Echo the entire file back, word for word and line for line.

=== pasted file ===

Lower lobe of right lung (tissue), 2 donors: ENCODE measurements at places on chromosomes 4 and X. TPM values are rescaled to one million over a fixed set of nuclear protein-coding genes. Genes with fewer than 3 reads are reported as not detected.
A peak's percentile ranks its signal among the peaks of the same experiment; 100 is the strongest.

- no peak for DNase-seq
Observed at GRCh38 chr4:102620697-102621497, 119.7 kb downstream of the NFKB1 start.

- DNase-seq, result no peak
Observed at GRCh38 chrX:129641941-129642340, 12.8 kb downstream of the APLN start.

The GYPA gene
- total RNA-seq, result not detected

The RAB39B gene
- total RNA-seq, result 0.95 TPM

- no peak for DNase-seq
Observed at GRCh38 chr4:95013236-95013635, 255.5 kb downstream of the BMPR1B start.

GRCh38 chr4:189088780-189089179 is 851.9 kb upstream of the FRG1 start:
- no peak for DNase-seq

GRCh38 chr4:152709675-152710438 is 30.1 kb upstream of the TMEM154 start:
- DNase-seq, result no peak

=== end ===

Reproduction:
Lower lobe of right lung (tissue), 2 donors: ENCODE measurements at places on chromosomes 4 and X. TPM values are rescaled to one million over a fixed set of nuclear protein-coding genes. Genes with fewer than 3 reads are reported as not detected.
A peak's percentile ranks its signal among the peaks of the same experiment; 100 is the strongest.

- no peak for DNase-seq
Observed at GRCh38 chr4:102620697-102621497, 119.7 kb downstream of the NFKB1 start.

- DNase-seq, result no peak
Observed at GRCh38 chrX:129641941-129642340, 12.8 kb downstream of the APLN start.

The GYPA gene
- total RNA-seq, result not detected

The RAB39B gene
- total RNA-seq, result 0.95 TPM

- no peak for DNase-seq
Observed at GRCh38 chr4:95013236-95013635, 255.5 kb downstream of the BMPR1B start.

GRCh38 chr4:189088780-189089179 is 851.9 kb upstream of the FRG1 start:
- no peak for DNase-seq

GRCh38 chr4:152709675-152710438 is 30.1 kb upstream of the TMEM154 start:
- DNase-seq, result no peak